“There’s no more pure form of artwork than tattooing because there’s no room for mistakes. It’s permanent,” he said. Painters dilute their pigments with thinner to erase mistakes or simply paint over them. Pen-and-ink artists toss out their work — it’s only paper. Tattoos don’t come off.

But if you speak to printmakers about their work, you’ll find they use terms to describe their art that are similar to those of tattoo artists. The foundation of wood-block printing is perfection of color and line, along with the ability to truly visualize the process from beginning to end. The techniques and in many cases the results between the two art forms are comparable.

The foundation of tattoo art might be considered similar to children’s stamp kits: strong perimeter lines and an interior filled with extreme color separation. But the new materials and training for modern tattooing’s true artists comes closer to the expertise of the Japanese Edo Period of printmaking.

And, according to Earl, that’s because their dedication to craft is also comparable: “Most of these guys draw constantly,” he said. That kind of practice is what brought them an award at a California tattoo expo last year for best portrait work.

But they also have better knowledge about how to run the mundane aspects of the business, such as how to keep a sterile environment and how different techniques affect different types of skin. Skin types high in melanin are prone to extreme scarring, for example, and have to be handled with care.

“You have to know what a dentist knows,” Pitcher explained.

And with that knowledge, hope the artists, comes legitimacy. But they’re not there yet.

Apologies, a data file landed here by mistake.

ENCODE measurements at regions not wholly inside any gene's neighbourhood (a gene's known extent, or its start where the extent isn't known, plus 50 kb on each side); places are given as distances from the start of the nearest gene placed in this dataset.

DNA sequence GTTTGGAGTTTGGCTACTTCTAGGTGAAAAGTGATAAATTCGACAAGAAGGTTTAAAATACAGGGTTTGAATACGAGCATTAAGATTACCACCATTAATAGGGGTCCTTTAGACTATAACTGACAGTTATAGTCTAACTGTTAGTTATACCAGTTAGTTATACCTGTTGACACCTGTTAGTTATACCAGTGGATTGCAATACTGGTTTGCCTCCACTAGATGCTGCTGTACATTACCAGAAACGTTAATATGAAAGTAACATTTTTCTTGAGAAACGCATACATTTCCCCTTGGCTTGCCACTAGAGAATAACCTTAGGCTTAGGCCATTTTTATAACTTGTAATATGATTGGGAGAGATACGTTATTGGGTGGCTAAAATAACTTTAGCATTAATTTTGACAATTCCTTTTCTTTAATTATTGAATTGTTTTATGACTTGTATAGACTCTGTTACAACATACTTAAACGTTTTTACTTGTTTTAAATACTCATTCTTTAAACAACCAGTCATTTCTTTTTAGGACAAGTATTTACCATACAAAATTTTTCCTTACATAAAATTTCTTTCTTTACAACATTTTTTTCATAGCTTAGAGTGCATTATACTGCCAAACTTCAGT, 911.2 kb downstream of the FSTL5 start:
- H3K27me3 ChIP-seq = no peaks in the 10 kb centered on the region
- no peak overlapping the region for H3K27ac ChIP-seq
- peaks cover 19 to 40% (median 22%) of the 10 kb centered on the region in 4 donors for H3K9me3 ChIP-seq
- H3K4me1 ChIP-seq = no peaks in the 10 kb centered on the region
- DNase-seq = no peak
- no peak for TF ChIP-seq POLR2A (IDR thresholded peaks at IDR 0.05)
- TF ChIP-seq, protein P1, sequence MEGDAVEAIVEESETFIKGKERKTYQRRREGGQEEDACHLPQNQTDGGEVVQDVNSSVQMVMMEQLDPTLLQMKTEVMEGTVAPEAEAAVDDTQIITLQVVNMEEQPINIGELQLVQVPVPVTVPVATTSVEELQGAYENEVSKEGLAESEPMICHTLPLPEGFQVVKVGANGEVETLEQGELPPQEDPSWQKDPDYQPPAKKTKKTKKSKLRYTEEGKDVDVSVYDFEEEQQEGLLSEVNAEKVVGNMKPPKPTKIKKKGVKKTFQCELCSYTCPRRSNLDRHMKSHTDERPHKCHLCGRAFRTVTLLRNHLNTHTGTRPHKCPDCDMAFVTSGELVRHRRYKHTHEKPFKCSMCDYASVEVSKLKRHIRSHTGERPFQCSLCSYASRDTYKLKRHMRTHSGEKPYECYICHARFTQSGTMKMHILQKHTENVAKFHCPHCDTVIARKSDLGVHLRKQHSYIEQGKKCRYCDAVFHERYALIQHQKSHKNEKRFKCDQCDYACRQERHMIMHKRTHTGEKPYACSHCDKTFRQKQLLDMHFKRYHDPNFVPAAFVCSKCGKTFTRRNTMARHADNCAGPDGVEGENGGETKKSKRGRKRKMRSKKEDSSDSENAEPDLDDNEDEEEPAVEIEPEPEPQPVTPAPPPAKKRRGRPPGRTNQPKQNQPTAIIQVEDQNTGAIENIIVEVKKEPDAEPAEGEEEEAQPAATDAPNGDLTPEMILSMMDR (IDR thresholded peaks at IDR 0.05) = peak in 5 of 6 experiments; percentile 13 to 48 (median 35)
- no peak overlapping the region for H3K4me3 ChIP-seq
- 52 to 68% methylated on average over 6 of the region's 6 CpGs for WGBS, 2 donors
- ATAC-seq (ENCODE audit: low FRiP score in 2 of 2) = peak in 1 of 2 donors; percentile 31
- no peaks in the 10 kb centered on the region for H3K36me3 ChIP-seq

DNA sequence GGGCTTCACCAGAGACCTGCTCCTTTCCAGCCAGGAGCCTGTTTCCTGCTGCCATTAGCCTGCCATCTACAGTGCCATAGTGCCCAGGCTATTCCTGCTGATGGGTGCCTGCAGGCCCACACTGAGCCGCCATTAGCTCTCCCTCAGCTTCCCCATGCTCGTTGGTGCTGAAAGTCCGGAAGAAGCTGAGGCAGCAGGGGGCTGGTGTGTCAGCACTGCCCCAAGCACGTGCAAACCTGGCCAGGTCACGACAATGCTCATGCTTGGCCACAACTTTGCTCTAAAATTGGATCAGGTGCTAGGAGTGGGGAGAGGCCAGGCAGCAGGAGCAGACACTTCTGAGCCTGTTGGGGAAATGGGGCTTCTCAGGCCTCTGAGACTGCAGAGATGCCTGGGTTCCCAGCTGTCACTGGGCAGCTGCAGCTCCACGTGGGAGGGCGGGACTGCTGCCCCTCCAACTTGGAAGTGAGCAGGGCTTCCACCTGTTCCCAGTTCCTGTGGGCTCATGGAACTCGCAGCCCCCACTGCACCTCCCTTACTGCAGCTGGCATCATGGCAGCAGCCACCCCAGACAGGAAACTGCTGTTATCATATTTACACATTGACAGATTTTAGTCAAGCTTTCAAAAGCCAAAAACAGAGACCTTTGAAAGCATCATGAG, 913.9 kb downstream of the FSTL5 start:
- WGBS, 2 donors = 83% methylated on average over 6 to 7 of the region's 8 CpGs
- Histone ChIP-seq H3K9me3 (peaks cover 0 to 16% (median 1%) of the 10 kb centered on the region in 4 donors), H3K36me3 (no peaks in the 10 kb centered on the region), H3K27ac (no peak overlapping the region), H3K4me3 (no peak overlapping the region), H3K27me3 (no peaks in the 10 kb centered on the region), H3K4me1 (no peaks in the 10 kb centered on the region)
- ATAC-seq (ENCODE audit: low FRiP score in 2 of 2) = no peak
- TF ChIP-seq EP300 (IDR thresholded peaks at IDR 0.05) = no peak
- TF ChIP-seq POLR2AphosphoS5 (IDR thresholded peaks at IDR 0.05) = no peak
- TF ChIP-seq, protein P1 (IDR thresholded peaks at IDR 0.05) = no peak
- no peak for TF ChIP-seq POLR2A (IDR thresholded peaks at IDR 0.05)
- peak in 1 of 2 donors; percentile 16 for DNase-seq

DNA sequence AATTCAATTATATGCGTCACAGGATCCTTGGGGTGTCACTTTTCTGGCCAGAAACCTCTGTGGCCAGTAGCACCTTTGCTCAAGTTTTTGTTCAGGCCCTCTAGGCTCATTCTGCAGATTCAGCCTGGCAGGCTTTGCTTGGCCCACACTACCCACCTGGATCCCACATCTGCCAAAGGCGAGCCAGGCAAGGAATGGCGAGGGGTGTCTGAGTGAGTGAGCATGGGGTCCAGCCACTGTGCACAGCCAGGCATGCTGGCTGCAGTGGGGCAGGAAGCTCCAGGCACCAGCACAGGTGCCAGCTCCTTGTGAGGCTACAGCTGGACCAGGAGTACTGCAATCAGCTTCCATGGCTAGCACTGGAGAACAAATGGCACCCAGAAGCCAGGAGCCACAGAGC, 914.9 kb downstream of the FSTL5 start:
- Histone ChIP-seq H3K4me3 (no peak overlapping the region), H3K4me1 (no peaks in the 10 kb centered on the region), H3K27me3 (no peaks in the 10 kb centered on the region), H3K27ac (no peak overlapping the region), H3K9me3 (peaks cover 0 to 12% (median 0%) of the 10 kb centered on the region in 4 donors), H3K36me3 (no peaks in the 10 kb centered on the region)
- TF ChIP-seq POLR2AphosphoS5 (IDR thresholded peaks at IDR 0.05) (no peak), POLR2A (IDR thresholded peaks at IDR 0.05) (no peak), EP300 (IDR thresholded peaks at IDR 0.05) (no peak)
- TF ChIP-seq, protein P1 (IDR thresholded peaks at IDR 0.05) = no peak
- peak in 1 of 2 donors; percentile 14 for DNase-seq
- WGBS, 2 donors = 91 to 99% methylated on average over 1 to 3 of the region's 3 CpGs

“Sometimes people see me with my wife and kids and think ‘What is he doing with a kid?’” Pitcher said.

His experiences lead him to believe that Augusta might be a tad more conservative than some other places, such as California, but he says things are slowly getting better, and that he and his colleagues should look at each person as a walking billboard for the industry.

It’s been a long time since Inman flexed his nonexistent muscles in his front yard for his friend, ready to fight because his tattoo made him tough. Much has changed, and is still changing. Whereas he had to fight for every dollar he made, great artists with good reputations can make up to $300 an hour.

A good friend of Inman worked the carnival sideshow route with his wife as “the tattooed lady.” These days, those ladies are more likely to live the good life alongside characters like Kat Von D on television shows like “LA Ink.”

“Now you’re somebody ‘cause I’m Kobe Bryant. I play for the Lakers,” Inman crowed. “See what I’m saying? It’s the same damn tattooing. But now it’s accepted by the millionaires.”